Despite a pair of clavicle injuries which have shortened a pair of seasons, Aaron Rodgers is feeling good. And thus healthy, he’s going to get asked about how long he wants to play, because that’s just what we do with quarterbacks.
The 34-year-old Rodgers (who will hit 35 in December) told Peter King that the plan was to hit the next big round number.
“I’d love to play to 40,” Rodgers said in King’s debut Football Morning in America column. “I just think that number means a lot. Obviously, Tom [Brady] is kind of rewriting the book. Brett [Favre] had a good season when he turned 40. My goal is be able to move like I do or close to how I do and still be able to do that at 40 . . . just because nobody’s been able to do that and still move around the same. Steve Young’s career was cut short in his late thirties. John [Elway], the same — he didn’t really move the same as when he was younger. So to be able to move the same way at 38, 39, 40 would be cool. That’s my aim.”
Of course, to reach that goal, Rodgers is going to need a new contract, since there are two years left on his and he’s currently (and woefully) underpaid. He seemed to acknowledge offseason reports that he’s looking for a unique contract structure, perhaps something that ties his pay to a percentage of the salary cap. The team sounds hopeful something can be done soon, but that has been their mantra all offseason.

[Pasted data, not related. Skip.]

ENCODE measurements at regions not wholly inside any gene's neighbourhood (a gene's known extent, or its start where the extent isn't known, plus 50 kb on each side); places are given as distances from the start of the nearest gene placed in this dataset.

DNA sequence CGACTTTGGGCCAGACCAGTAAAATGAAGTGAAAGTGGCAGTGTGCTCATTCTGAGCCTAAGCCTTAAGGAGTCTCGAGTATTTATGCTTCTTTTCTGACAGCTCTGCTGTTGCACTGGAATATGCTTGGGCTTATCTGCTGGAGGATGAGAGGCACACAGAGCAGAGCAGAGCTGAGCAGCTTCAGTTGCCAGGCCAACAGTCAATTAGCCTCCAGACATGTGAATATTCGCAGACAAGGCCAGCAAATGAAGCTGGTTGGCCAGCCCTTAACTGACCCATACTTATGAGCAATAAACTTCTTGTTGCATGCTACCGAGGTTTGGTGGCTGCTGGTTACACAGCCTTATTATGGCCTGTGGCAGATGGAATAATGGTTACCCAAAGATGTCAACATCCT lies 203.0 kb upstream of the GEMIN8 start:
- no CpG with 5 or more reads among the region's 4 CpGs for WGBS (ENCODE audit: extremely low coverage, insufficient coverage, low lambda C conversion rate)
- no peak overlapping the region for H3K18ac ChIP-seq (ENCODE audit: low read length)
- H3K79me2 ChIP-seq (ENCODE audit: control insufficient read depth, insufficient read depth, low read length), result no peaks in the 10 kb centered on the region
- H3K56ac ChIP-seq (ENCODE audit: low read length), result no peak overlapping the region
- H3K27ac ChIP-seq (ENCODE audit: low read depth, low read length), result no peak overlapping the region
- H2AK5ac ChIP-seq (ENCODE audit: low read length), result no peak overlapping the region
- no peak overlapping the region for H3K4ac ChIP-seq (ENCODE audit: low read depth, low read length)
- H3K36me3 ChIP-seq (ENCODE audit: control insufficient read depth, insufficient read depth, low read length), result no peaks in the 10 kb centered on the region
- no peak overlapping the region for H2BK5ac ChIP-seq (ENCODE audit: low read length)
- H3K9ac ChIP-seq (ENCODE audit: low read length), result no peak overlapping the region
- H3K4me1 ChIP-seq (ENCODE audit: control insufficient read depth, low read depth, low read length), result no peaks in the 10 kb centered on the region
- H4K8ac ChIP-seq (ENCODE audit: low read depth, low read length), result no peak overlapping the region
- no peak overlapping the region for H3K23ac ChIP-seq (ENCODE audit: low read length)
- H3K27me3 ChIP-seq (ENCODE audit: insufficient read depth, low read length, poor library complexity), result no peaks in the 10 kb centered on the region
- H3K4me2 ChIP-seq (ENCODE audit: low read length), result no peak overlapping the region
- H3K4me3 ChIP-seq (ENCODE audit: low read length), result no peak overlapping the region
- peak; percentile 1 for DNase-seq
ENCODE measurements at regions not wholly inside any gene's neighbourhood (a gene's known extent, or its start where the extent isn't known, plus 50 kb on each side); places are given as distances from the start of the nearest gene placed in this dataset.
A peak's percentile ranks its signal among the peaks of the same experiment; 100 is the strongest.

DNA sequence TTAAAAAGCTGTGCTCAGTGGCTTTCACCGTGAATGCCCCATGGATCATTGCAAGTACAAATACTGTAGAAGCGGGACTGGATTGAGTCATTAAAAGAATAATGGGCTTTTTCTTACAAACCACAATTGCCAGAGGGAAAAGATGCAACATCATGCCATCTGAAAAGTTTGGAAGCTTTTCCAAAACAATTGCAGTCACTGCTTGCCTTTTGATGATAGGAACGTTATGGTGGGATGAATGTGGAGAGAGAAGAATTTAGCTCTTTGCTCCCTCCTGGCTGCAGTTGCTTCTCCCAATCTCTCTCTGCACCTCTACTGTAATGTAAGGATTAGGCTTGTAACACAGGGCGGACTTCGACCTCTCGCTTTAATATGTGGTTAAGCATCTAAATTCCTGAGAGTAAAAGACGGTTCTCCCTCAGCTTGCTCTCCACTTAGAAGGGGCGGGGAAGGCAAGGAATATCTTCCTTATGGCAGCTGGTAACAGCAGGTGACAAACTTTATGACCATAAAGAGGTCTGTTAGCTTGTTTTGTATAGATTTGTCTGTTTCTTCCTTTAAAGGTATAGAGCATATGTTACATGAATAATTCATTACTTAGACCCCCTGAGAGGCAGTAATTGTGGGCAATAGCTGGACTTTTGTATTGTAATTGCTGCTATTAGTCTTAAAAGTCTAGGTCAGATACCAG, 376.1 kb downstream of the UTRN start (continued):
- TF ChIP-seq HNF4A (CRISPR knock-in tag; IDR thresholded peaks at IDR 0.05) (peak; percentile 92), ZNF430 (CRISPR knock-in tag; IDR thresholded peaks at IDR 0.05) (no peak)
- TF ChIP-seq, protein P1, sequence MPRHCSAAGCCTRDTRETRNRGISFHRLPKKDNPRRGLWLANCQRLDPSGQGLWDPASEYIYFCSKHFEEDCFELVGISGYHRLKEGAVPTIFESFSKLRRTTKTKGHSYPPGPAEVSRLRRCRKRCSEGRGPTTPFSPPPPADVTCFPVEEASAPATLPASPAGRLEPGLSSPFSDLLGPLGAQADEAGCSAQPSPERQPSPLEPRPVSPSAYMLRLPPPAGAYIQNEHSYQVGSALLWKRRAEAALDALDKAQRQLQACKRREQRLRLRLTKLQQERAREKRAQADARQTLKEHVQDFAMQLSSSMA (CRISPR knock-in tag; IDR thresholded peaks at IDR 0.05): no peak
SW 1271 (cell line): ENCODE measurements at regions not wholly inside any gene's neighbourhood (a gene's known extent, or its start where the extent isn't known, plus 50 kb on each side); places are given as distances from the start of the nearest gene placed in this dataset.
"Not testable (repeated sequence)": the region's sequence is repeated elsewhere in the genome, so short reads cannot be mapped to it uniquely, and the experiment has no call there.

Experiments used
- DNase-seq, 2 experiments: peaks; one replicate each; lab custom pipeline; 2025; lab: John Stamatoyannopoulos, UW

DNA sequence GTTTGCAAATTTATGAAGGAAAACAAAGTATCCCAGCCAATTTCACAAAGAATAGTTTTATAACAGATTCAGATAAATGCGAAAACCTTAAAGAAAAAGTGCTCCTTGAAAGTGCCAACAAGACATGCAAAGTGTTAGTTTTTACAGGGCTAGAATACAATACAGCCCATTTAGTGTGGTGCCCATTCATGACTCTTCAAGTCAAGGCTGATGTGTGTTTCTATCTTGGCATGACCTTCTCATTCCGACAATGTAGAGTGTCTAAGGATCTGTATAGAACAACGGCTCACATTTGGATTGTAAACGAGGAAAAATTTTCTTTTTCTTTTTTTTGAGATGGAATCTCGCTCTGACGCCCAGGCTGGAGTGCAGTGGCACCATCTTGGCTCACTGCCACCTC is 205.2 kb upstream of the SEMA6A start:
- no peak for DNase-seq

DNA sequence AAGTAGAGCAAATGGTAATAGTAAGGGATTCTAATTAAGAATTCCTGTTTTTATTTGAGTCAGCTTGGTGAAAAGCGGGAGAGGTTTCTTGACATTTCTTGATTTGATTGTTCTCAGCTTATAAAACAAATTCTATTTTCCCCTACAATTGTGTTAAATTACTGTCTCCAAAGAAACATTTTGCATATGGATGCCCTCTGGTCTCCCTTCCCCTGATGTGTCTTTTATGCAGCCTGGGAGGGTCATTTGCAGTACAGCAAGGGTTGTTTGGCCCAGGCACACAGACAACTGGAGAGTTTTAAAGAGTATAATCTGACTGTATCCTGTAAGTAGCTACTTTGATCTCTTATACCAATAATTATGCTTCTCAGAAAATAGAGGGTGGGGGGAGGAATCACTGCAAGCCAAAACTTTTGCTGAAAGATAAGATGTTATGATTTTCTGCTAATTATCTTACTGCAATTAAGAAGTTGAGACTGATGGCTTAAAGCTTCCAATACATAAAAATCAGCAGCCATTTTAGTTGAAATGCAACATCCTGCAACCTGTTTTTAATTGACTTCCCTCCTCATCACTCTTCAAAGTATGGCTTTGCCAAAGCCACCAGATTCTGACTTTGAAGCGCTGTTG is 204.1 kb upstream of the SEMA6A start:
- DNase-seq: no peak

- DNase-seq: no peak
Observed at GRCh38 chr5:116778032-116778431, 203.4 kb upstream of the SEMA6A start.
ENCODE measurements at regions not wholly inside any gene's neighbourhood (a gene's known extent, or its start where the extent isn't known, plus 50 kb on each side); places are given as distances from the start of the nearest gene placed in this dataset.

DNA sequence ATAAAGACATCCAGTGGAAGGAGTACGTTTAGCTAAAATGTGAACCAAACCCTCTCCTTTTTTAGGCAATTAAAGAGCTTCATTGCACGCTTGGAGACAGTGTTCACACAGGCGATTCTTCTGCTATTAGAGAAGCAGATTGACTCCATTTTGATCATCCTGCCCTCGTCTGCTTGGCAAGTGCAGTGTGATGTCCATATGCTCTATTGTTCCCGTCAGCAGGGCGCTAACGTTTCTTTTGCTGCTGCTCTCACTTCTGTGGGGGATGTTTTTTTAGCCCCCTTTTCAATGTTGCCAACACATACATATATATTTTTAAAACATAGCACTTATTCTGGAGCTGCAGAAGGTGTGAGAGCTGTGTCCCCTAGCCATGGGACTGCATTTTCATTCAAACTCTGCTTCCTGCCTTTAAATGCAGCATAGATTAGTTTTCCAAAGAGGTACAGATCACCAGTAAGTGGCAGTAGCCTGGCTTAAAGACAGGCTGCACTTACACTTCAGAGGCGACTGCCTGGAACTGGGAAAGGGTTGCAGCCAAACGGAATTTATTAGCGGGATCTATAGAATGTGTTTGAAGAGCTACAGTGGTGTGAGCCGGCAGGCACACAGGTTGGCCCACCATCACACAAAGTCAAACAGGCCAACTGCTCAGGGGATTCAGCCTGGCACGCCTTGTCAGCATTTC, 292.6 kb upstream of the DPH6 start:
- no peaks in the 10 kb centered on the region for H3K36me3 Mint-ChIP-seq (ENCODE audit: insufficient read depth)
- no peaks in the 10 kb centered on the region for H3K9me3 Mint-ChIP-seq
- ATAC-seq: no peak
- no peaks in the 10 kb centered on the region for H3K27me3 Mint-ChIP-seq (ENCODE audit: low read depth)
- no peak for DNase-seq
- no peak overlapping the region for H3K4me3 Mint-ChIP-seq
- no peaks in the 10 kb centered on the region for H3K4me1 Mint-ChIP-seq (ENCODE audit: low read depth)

“It’s only been on my mind because . . . people have been writing and talking about it a lot,” Rodgers said. “There have been many conversations about it. I think that there’s some merit to looking into where you do a non-traditional contractual agreement. If anybody at this point is gonna be able to do something like that, I think there needs to be a conversation about it. I never said anything about [tying the contract to] the cap.
“I just think there’s ways to do contracts where you can still be competitive so the team is happy about it, but have some more freedom.”
And he wants to do it in Green Bay, but his close friend Jordy Nelson leaving this offseason was the latest reminder that the Packers are seldom the happily-ever-after team, since they’ve built a reputation of letting guys go a year to soon rather than a year too late.
“But I think in my time there, I realize no one is above the team,” he said. “They can trade Brett Favre, Jordy Nelson. They can not re-sign a Charles Woodson or Julius Peppers. They make decisions that are in the best interest of the team. It could be me at some point. You have to be humble enough to realize that, and I do. I’d love to be able to . . . .
“How many guys get to actually pick the way and the team how they go out? You know? Hardly anybody. You have to understand that’s a real possibility. But, yeah, my dream situation would be to stay in Green Bay.”
Now all they have to do is make that happen, which will begin with the contract.